More about the RSC

RSC Home > More about RSC > How does RSC work? > Toolkit

According to the Prince William Sound Area Contingency Plan, a Regional Stakeholder Committee (RSC) will be set up by the response managers for “significant incidents that involve resources under the jurisdiction of several agencies.”

Who participates on an RSC?

RSC participants are invited by the Unified Command based on where the spill occurs and the area it appears likely to impact at the time. They may be community emergency coordinators or other local representatives, Tribal representatives, landowners, private organizations, or others.

The Prince William Sound Area Contingency Plan identifies the following possible participants in an RSC:

  • Representatives or Community Emergency Coordinators from affected communities, which may include: Chenega, Cordova, Tatitlek, Valdez, Whittier
  • Federally-recognized Tribes, Native corporations, organizations, or communities that own land in the affected area (note: participation in the RSC does not replace formal consultations with federally-recognized Tribes where required by law)
  • Special interest groups affected by the incident
  • Prince William Sound Regional Citizens’ Advisory Council (PWSRCAC)

Questions to consider: Who should serve on an RSC? 

What kind of information does an RSC provide?

As described in the Prince William Sound Area Contingency Plan and job aid, the Unified Command will look to the RSC for three general types of information:

  1. Issues of local interest or concern
    While a spill may have long-term effects, the Unified Command will be most interested in the RSC’s immediate concerns (e.g., fishing or subsistence harvest areas in the path of the spill).
  2. Resources 
    What can the community provide (e.g., accommodations, moorings, staging area space, information, etc.)?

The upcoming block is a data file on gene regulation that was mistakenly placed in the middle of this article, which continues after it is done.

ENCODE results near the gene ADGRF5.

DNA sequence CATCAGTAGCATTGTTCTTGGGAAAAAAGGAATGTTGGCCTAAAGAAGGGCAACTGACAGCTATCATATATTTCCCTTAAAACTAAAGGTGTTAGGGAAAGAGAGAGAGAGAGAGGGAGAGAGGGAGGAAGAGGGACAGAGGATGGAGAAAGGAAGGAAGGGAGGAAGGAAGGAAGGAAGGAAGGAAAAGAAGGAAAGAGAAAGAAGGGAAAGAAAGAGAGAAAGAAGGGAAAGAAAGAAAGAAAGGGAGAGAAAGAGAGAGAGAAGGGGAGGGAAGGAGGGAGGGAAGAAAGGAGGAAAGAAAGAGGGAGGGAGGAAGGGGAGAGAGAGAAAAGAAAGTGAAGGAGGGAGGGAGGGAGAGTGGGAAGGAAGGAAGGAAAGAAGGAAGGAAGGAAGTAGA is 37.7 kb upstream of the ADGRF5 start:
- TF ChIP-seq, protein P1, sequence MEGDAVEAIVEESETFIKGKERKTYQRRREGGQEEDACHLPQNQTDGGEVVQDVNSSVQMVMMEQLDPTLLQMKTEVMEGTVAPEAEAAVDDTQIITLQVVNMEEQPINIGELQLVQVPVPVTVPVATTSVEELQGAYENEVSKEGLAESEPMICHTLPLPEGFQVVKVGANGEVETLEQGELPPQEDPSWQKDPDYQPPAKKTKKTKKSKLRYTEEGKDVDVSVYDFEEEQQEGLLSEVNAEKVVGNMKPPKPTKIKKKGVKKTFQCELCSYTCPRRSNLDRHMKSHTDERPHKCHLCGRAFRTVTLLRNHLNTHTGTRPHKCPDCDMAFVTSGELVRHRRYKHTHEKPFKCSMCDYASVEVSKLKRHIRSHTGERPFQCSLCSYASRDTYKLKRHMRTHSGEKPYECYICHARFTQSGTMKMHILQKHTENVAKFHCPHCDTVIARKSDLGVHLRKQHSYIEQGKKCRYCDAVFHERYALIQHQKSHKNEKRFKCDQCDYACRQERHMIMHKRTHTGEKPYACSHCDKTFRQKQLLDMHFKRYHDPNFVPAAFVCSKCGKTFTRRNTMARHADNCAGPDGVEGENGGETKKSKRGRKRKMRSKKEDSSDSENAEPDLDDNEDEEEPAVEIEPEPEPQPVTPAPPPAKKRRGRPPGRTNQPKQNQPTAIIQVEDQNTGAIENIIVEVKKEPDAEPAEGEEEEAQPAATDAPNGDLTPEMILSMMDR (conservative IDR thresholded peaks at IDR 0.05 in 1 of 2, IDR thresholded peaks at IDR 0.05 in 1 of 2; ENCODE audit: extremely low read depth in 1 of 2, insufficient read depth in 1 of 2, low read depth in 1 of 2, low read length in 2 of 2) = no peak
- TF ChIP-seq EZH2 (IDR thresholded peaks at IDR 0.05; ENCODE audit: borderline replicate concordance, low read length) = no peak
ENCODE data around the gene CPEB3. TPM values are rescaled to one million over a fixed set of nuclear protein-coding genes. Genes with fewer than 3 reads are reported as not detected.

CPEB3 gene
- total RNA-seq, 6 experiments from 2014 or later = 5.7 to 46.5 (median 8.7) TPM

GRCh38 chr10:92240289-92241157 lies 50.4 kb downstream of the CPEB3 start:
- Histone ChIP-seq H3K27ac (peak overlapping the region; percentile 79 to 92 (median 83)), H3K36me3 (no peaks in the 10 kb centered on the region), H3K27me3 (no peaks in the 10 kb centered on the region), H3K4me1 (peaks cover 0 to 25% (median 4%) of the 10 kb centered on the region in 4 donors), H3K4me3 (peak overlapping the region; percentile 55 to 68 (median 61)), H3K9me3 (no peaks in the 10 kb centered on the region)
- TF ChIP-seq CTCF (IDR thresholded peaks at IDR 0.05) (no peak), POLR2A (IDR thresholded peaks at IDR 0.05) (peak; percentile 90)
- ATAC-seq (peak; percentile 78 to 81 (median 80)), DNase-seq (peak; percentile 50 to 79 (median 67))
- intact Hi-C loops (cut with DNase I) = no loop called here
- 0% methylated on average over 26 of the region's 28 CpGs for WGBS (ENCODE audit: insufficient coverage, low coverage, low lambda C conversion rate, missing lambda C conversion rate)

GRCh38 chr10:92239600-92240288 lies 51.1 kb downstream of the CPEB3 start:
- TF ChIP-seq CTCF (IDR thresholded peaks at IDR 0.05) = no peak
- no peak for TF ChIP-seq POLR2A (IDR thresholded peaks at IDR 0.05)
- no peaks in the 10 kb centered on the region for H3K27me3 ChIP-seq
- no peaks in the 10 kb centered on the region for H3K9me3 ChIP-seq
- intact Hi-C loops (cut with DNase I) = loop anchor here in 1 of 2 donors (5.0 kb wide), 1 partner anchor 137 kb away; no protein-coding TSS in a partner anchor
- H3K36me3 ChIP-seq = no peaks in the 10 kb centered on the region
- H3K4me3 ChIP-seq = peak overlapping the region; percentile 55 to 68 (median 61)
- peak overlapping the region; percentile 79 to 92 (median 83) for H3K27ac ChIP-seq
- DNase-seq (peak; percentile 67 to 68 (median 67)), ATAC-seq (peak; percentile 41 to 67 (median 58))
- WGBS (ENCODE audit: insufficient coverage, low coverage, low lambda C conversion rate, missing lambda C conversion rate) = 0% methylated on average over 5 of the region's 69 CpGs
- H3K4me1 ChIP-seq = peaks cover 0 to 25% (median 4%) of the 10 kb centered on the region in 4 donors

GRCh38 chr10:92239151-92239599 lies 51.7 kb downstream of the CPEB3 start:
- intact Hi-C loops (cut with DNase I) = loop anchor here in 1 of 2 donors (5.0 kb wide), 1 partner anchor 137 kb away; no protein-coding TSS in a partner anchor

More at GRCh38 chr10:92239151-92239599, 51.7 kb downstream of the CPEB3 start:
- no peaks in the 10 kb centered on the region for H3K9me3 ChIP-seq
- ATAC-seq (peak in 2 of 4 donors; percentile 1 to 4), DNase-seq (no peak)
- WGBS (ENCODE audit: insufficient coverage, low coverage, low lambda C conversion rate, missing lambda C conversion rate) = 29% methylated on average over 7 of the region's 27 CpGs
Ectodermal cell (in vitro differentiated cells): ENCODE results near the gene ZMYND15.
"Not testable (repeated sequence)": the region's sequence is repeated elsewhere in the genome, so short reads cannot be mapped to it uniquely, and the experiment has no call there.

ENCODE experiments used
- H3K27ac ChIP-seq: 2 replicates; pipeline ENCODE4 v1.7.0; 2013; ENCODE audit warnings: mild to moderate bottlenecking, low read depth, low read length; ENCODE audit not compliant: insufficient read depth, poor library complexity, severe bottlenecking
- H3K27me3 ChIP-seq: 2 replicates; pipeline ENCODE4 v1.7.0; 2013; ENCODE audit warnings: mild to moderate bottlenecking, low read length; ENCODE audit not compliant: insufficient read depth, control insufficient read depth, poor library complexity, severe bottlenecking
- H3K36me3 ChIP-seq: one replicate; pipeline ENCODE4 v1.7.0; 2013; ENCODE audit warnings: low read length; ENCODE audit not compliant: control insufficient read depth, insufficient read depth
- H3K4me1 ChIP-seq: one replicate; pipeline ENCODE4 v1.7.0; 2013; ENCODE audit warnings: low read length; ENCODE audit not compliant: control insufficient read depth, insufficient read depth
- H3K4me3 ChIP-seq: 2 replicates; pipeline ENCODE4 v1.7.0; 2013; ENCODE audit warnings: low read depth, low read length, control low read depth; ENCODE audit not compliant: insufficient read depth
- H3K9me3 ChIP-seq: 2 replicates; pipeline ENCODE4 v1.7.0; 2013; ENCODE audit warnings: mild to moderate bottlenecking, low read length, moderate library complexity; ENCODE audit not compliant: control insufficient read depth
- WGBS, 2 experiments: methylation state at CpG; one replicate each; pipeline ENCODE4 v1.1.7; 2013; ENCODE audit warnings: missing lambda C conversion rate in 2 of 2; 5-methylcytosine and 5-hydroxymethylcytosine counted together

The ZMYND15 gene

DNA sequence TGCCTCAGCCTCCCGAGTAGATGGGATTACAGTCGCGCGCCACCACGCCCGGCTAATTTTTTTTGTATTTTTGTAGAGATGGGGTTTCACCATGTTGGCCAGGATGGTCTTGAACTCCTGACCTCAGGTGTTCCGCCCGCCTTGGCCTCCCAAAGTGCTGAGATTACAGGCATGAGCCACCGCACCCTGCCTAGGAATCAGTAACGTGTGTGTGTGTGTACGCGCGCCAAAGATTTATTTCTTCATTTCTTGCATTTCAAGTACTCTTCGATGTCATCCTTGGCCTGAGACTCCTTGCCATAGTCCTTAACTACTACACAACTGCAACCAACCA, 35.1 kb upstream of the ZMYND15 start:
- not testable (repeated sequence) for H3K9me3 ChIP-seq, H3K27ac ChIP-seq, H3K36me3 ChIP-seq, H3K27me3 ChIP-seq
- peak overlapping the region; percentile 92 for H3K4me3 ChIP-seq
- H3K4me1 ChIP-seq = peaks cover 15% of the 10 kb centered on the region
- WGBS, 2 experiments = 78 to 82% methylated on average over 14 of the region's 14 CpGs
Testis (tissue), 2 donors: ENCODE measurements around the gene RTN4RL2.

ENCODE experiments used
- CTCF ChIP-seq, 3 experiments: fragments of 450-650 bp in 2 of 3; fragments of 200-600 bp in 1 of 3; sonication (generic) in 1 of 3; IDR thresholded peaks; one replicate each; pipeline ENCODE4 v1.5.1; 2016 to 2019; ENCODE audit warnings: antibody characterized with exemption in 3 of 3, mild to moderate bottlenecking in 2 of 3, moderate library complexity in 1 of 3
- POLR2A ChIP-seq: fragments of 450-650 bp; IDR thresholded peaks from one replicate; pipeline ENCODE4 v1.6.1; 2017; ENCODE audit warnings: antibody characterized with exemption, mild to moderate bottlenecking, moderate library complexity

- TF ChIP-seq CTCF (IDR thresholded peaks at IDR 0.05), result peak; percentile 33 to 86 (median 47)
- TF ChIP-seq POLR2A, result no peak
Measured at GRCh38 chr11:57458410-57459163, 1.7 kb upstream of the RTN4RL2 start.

What does the community need (e.g., information, supplies, transportation)?
  3. Cleanup assistance
    Who can help (e.g., local experts, vessel operators, equipment operators)?
    What response equipment can the community provide, if any, that is not already part of the response (e.g., Personal Protective Equipment, heavy equipment)?
    Helpful tool:  Potential Community Concerns For RSC Members To Consider (PDF)

How is the RSC different from PWSRCAC or a Multi-Agency Coordinating Group (MAC)?

This table highlights the similarities and differences between the RSC, RCAC, and a MAC Group. Note that the RSC may include elected officials, but is not intended for them exclusively. Elected officials would not perform the same function within an RSC that they would in a MAC Group.

The RSC is unique to Alaska response policy and intended to provide a direct voice for stakeholders within the command structure. It is not the same as a regional citizens’ advisory council (RCAC), nor a Multi-Agency Coordinating (MAC) Group which is comprised exclusively of elected officials or other decision-makers.

The Prince William Sound Regional Citizens’ Advisory Council is a nonprofit organization founded after the Exxon Valdez oil spill. It is one of two RCACs formed under the Oil Pollution Act of 1990 (the other is the Cook Inlet Regional Citizens Advisory Council). Our Council is the only group named in the Prince William Sound Area Contingency Plan as automatically being included on an RSC for a spill affecting Prince William Sound.

Whether or not an RSC is formed, the Council will serve four key functions during a spill:

  • Observe – Watch the response unfold both in the command post and field.
  • Verify – Assess if response actions are appropriate, efficient, and successful.
  • Inform – Let member entities know what is happening and gather their input.
  • Advise – Pass concerns and recommendations to Unified Command and responders.

RSC Home > More about RSC > How does RSC work? > Toolkit

Skip to content